ORLANDO, FL: Georgia-Pacific, the paper and household products group, is looking for marketers to become "story orchestrators", rather than simply acting as "warriors" and "scientists".
Douwe Bergsma, chief marketing officer at Georgia-Pacific, discussed this subject at the Association of National Advertisers' (ANA) 2016 Masters of Marketing Conference.
More specifically, he suggested that to engage consumers at a time of burgeoning options – in terms of retail channels, technology, types of media, and so on – would require a major shift in thinking.
"It's about meaning and connection … It's about complexity and emotion. And it's about a shared sense of purpose. So on top of being warriors and scientists, we believe that we have to become story orchestrators," he said. (For more, read Warc's exclusive report: Georgia-Pacific's formula for telling impactful stories.)
These stories, for Bergsma, must be based on "story frameworks" that anchor and inform the communications which brands put into market.
Such frameworks, he continued, should be premised on an underlying human truth shared between a product and its customers, be embodied by a clear purpose, and embrace a degree of conflict.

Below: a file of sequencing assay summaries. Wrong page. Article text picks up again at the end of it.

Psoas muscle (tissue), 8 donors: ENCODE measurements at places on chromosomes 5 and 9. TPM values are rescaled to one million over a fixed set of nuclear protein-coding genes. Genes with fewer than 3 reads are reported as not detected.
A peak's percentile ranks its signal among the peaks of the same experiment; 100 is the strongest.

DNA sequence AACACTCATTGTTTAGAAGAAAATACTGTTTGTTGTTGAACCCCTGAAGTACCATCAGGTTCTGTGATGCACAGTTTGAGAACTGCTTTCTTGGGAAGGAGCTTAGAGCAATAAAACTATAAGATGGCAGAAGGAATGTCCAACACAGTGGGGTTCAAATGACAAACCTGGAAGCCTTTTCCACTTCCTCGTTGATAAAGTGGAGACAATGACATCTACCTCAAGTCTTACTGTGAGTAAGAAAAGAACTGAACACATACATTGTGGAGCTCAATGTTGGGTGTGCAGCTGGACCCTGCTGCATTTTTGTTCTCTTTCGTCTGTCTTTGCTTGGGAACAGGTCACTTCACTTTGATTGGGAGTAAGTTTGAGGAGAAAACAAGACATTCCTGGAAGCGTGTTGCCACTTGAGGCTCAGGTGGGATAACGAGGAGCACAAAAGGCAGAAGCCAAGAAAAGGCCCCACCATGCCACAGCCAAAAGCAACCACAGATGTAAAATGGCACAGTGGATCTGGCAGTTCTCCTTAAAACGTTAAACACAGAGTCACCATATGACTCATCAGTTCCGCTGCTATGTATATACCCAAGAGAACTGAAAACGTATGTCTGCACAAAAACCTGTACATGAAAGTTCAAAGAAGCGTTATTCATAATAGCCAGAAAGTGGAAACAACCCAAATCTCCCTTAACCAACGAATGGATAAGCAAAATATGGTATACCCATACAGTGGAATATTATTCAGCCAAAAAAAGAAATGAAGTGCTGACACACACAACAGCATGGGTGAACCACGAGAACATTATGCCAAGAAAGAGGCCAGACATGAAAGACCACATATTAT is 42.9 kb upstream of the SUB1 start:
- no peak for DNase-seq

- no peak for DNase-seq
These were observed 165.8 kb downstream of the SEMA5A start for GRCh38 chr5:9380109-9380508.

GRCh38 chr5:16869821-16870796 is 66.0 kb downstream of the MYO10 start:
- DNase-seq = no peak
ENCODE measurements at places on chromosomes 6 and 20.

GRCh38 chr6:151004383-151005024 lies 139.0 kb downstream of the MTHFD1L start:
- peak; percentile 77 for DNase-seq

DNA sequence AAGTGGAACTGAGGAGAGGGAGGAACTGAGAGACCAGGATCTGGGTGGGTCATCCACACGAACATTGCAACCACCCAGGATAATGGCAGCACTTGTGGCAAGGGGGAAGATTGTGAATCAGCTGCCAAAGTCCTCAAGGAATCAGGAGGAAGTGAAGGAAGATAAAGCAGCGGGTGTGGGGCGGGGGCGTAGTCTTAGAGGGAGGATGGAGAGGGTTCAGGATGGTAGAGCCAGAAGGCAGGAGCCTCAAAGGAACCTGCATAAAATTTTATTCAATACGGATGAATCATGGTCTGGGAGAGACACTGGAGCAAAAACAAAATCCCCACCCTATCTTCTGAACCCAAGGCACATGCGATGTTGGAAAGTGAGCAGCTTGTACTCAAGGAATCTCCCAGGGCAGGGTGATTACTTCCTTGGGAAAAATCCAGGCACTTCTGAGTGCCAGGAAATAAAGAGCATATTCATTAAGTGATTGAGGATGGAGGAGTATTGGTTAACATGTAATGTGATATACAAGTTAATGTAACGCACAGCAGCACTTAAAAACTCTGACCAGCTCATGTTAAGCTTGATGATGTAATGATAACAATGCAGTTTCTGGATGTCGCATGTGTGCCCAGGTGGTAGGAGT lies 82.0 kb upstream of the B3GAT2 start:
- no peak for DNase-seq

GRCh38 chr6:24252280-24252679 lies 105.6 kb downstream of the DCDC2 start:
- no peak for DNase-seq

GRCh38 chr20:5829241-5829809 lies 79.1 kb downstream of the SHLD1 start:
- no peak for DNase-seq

This latter idea is effectively epitomised by Brawny's "Tough and Gentle" positioning and Angel Soft's "Be Soft, Be Strong" tagline.
It has also been translated into communications that extend from celebrating International Women's Day to championing single mothers, step-parents and fathers working in the US to support their families overseas.
These emotion-fuelled programs move well beyond traditional attempts to highlight the functional benefits of products, or claims about the superiority of a given brand compared with a competitor.
On the one hand, these messages often come from a focus on "war" metaphors among executives. "We learned that we're actually pretty good at the metaphor of war: It's all about power and winning ... strategy and operations, and being effective," Bergsma said.
And on the other, they result from a rational, "scientific" impulse. "It's all about knowledge and control. Think about your research, your experiments, your hypotheses. It's about measurement, and certainty, and predictability," he added.
Data sourced from Warc